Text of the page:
Acts 22.2-16 actually come from late in Paul’s ministry, even though he is describing the start of his ministry. He is now a prisoner, like Jesus before his crucifixion, and Stephen before his martyrdom, and will remain a prisoner for the rest of the book of Acts. In pairing this reading with Exodus 30, is the Lectionary suggesting that just as anointing was the sign of being appointed for ministry among the Old Testament priests, arrest and trial is the sign of authentic ministry for Jesus and his followers?

Wednesday, January 13, 2021Psalm 69:1-5, 30-36; Isaiah 41:14-20; John 1:29-34

For the Psalm see Monday.

Isaiah 41.14-20 comprises 2 oracles. The first (vss 14-16) prophesies that the Lord will give dominance and strength to you worm Jacob, you insect Israel (vs 14). The second affirms that the Lord will provide water in the desert for the poor of God’s people as they return from exile (vss 17-18) and fill the wilderness with trees (vs 19) so that all may see and know… that the hand of the Lord has done this (vs 19). The passage comes from that part of Isaiah that teaches of the promised return from Exile and reflects both the powerless ignominy of Babylonian captivity and the promise of return and rebuilding from disaster.

John 1.29-34 links together John’s declaration of Jesus as the Lamb of God and the Baptism of Jesus by John. The sign of the descending Spirit (vs 33) validates Jesus as the Son of God as John testifies (vs 34). Here we see the ministry of Jesus Christ commencing.

Thursday, January 14, 2021Psalm 139:1-6, 13-18; Judges 2:6-15; 2 Corinthians 10:1-11

Again, the lectionary has partitioned Psalm 139, but in a way that reflects its structure. So many of the Psalms open with a lament expressing the circumstances of the Psalmist, call vigorously for the Lord to ‘answer me!’ or ‘vindicate me!’, and then tell of how the Lord did answer the singer’s prayer. This Psalm very artfully reverses that order: it opens with the conclusion – the declaration of the Lord’s action (O Lord, you have searched me and known me. / You know when I sit down and when I rise up  vss 1-2a) – and closes with the petition or appeal for the Lord to act (Search me O God and know my heart; test me and know my thoughts./See if there is any wicked way in me, / and lead me in the way everlasting. vss 23-24) It’s a structure worthy of a Quentin Tarantino movie, or the quote attributed to Jean-Luc Godard: “A story should have a beginning, a middle and an end, but not necessarily in that order”.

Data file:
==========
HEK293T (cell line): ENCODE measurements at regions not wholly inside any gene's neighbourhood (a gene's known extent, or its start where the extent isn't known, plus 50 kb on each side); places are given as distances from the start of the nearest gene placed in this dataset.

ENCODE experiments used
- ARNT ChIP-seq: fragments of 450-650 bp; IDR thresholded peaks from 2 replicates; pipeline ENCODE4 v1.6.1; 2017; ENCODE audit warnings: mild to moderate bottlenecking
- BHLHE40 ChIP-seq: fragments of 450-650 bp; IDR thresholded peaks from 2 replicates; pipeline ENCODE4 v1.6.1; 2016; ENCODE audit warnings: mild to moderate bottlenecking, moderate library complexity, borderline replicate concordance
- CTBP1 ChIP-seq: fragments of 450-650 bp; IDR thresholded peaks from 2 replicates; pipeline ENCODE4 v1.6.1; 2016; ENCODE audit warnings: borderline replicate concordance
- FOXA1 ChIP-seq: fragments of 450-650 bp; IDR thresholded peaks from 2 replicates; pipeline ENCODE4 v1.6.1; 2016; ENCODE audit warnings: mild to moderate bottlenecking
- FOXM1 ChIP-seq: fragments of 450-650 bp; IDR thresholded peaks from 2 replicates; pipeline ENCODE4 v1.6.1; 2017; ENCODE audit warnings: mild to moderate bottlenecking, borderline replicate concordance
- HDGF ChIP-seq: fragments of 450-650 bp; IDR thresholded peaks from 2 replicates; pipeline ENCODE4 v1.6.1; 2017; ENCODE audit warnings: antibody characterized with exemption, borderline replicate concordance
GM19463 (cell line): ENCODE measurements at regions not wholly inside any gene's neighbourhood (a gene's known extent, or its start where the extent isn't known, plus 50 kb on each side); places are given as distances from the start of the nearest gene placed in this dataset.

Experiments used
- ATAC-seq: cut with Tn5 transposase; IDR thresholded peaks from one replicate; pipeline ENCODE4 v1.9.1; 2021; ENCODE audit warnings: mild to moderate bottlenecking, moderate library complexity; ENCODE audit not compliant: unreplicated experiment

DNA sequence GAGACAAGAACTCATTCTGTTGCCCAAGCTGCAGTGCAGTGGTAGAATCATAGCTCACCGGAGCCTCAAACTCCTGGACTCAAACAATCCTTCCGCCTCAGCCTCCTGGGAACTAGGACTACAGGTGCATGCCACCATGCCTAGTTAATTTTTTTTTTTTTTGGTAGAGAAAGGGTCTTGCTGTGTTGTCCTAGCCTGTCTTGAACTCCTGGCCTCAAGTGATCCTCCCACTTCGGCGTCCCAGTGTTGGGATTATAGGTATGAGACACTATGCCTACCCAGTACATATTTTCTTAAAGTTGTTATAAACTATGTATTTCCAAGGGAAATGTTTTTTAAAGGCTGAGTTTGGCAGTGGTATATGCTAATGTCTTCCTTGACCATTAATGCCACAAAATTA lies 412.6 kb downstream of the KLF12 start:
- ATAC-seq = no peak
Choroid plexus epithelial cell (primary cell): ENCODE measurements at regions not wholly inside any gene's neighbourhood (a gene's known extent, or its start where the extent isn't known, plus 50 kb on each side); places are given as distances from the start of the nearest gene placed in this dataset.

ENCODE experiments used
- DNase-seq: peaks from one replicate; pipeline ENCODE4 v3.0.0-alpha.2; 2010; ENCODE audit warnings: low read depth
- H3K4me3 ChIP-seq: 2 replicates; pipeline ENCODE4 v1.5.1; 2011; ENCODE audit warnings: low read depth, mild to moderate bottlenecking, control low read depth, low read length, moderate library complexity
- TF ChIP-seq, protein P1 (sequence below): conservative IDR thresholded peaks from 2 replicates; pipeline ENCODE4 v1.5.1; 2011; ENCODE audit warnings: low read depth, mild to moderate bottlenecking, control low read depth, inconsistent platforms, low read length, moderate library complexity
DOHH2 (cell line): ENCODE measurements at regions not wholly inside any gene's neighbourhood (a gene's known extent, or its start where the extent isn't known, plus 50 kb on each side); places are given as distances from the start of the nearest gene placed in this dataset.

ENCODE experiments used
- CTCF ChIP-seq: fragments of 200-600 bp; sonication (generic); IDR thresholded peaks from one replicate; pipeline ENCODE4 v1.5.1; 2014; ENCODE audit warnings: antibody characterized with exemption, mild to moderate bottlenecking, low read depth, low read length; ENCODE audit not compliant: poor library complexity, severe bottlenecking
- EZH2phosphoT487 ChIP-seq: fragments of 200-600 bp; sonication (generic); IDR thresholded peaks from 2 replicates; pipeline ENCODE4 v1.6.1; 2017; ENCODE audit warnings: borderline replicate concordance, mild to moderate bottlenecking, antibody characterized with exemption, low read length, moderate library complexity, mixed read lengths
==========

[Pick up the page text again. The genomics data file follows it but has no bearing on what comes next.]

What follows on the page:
The omniscience of God and especially God’s knowledge of the individual is the theme of vss 1-6. In vss 7-12 (omitted from our reading) this is extended into a reflection on the omnipresence of God – that fleeing from or hiding from God is impossible. Vss 13-16 bring a profound reflection on the Lord’s creation, and intimate knowledge, of the singer. The final section (vss 19-24) have again been omitted.

It remains one of the great psalms of the Bible, and one of the poetic treasures of world literature.